Here are two questions related to implied volatilities.

a) The set up here is for an European option. We can get its implied volatility smile from calibration, the question is why could we also observe 'volatility smile' in the market?

b) The second question is for the Heston stochastic volatility model. We use the Heston model to calibrate the implied volatilities of an European option for short term and long term maturities. The results shows clearly it is better fit with long maturity. Why? (Here the Heston model implied volatilities are plotted against the market implied volatilities)

The full answer is not necessarily needed here, some indications or references can also help.

  • $\begingroup$ options are quoted in implied vol $\endgroup$ Commented Jun 3, 2016 at 15:32

1 Answer 1

  1. The option price and the implied volatility is a one-to-one relationship. At one time, there are many options trading in the market, with varying strike $K$ and time to maturity. If you can try to find the relationship between volatility smiled and $K$ or $t_{maturity}$, you will find the smile.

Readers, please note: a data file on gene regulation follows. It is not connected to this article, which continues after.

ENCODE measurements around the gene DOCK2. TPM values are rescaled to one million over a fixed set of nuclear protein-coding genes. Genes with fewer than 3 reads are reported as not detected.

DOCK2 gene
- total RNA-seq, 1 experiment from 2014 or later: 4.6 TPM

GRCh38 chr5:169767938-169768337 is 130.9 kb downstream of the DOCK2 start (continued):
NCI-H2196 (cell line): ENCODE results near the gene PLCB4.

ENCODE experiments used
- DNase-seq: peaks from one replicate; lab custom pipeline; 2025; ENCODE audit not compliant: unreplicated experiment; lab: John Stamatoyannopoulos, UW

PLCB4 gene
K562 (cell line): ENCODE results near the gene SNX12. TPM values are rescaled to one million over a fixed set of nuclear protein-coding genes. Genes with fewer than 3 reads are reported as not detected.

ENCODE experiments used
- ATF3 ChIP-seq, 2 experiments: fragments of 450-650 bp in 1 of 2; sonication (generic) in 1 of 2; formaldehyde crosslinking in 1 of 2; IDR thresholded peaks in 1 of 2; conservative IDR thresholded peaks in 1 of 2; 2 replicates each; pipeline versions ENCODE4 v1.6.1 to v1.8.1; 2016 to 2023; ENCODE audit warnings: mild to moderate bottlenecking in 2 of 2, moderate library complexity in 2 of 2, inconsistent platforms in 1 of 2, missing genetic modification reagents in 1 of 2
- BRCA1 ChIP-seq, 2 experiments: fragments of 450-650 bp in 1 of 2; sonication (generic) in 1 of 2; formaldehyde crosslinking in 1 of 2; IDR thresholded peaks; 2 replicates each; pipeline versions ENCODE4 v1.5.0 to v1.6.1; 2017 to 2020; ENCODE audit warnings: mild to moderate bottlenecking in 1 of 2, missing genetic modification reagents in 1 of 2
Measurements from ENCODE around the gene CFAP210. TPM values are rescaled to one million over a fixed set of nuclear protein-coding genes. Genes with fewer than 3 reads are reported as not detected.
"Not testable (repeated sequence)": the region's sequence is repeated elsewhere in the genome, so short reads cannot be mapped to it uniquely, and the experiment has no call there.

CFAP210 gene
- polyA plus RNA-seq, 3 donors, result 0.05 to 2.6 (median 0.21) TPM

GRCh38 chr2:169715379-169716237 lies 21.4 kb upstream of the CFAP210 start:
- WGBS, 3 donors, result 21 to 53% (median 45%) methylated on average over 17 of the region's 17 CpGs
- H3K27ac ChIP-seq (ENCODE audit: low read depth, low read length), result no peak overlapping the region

2. There is no correct answer to this, and there is one possible explanation. Stocks volatility can be decomposed into small daily fluctuations and big sudden movements. The big sudden movements usually comes from fresh news recently, which are very unpredictable. The small daily fluctuations are relatively predictable, especially accumulated in the long run. That said, it is generally much harder to predict near term volatility than long term volatility. On the other hand, heston model assumes a mean-reverting process for the volatility. In the long run, this could be good model because we do find the volatility to be mean-reverting, but in the short run, the noises are just too big.


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